Racism in UR Fraternities

Over the course of summer 2018, three A&S Summer Research Fellows conducted research into the University Archives at the Virginia Baptist Historical Society to expand the archival holdings of the Race & Racism Project. At the end of the summer fellowship, each student was tasked with doing a deep-dive research on one topic in order to create a digital exhibit or podcast on the subject.

After going through decades of University of Richmond yearbooks, rising senior Kristi Mukk focused her digital exhibit on acts of racism displayed by university fraternities in the years before, during, and after integration. In her own words:

Kappa Alpha 1971

In both the past and the present, University of Richmond social life has been dominated by Greek life. This exhibit aims to present evidence of racism in fraternities from 1947-1985 that created an exclusionary atmosphere for students of color, particularly black students. Whether it is Confederate flags displayed in Greek lodges, fraternity members in blackface, or culturally appropriative costumes and party themes, fraternities clearly exhibited racist behavior even as the University began to integrate and admit black students to the main campus in 1968. These photos were published in the University of Richmond yearbooks, which normalizes these racist actions and shows how representative they were of the University of Richmond experience. These artifacts bring into question the comfort of public racism at the University as these racist items were published in yearbooks well past the period of integration and into the 1980s.

Click here to check out her exhibit entitled “Racism in UR Fraternities” on memory.richmond.edu

This Week in the Archive: UR Alumni Outrage over Lecturer Dick Gregory

by Kristi Mukk

Kristi Mukk is a rising senior from Mililani, Hawaii. She is majoring in Rhetoric and Communications and minoring in English. She is a dancer and communications director for Ngoma African Dance Company. This is her first time working for the Race & Racism Project as a Summer Fellow, and she is excited to continue her work in the course Digital Memory & the Archive in Fall 2018.

The following blog post contains some contentious language. Please consider the intent of its use as you read on.

Archival work sometimes requires you to act like a detective by following a series of artifacts and connecting all the dots in order to uncover a story. My first archival detective journey started with a full-page photo of a black man I found in The Web 1971 yearbook. During this time, it was quite rare to find minorities represented in the yearbooks, let alone have a dedicated full-page photograph. The speaker’s name was not mentioned in the caption of the photo, so I emailed our Project Archivist, Irina Rogova, to see if she could identify the man. She informed me that he was Dick Gregory, a black comedian, author, actor, activist, and civil rights leader who came to speak on campus in December 1970 as part of a lecture series. This sparked my interest, so I decided to look through the Collegian newspaper archives to find more background and context.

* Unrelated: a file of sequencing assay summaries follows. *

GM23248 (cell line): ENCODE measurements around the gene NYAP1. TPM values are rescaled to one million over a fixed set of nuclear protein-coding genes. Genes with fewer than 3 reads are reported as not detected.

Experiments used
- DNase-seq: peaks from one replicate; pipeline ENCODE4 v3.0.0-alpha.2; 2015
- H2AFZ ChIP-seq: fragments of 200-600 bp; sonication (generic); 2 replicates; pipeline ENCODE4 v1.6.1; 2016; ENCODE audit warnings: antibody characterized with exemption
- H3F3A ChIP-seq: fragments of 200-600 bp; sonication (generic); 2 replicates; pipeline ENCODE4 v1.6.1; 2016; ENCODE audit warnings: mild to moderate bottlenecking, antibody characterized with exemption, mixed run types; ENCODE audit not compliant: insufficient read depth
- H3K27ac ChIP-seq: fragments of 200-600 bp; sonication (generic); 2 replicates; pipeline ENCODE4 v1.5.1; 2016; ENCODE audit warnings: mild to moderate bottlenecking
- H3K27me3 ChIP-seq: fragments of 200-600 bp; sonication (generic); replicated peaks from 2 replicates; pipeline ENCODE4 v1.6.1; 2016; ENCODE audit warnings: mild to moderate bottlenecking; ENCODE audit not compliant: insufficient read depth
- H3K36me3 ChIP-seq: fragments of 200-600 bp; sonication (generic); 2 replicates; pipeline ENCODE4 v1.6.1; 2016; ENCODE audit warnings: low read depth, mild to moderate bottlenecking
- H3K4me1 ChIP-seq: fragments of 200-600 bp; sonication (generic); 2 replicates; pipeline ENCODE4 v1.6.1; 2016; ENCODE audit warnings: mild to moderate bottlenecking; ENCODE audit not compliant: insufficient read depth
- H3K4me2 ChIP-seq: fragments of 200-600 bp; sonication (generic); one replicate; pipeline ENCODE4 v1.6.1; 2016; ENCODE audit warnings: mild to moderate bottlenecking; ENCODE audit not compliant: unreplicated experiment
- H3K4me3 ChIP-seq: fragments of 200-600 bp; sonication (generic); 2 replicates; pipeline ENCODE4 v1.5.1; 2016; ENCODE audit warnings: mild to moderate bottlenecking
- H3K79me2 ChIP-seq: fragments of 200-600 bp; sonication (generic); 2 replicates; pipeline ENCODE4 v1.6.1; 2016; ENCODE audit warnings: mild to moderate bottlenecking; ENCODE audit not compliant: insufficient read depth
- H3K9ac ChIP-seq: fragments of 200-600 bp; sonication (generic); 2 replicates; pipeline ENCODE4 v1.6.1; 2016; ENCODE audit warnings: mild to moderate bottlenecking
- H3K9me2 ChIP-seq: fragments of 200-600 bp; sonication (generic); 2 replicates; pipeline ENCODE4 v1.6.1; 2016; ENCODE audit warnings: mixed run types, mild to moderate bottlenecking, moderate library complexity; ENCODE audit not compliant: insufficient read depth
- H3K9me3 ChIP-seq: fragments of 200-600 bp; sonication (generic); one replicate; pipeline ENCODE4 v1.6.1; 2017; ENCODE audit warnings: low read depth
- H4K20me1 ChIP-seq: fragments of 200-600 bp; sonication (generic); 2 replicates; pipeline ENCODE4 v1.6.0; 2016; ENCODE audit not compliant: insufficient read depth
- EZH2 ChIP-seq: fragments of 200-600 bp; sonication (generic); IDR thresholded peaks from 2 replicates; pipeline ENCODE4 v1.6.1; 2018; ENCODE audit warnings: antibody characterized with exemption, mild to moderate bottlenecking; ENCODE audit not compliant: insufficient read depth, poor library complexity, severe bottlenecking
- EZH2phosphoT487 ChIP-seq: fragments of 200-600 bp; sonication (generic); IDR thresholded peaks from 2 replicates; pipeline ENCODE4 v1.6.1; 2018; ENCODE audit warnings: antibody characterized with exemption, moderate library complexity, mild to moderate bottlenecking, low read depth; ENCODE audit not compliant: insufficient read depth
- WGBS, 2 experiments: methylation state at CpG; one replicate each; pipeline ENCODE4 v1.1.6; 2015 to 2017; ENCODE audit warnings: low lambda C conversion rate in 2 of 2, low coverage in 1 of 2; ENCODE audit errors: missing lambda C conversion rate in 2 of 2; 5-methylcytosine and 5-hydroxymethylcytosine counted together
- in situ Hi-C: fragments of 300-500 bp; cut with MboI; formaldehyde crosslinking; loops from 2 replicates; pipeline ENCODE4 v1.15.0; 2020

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James Madison’s Montpelier: Connecting the Past to the Present

by Kristi Mukk

Kristi Mukk is a rising senior from Mililani, Hawaii. She is majoring in Rhetoric and Communications and minoring in English. She is a dancer and communications director for Ngoma African Dance Company. This is her first time working for the Race & Racism Project as a Summer Fellow, and she is excited to continue her work in the course Digital Memory & the Archive in Fall 2018.

The Mere Distinction of Colour exhibit at James Madison’s Montpelier opened to the public on June 5, 2017 and is located in the cellars under the mansion. The exhibit invites visitors to confront the great American paradox of the reality of slavery in a country that values liberty and freedom. Enslaved people played a large role in the lives of James and Dolley Madison. James Madison grew up around enslaved people working on the Montpelier plantation, and they were part of his birthright when his father passed away. Dolley Madison utilized the skills of the enslaved people to uphold her social status. James Madison served as president of the American Colonization Society, a group which sought to send free blacks to Africa as an alternative to emancipation in the United States. At the time of James Madison’s death, there were about 120 enslaved people at Montpelier. After his death, the enslaved people were not freed, but sold by Dolley Madison due to her financial situation.

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Agecroft Hall: What We Value Is What We Preserve

by Kristi Mukk

Kristi Mukk is a rising senior from Mililani, Hawaii. She is majoring in Rhetoric and Communications and minoring in English. She is a dancer and communications director for Ngoma African Dance Company. This is her first time working for the Race & Racism Project as a Summer Fellow, and she is excited to continue her work in the course Digital Memory & the Archive in Fall 2018.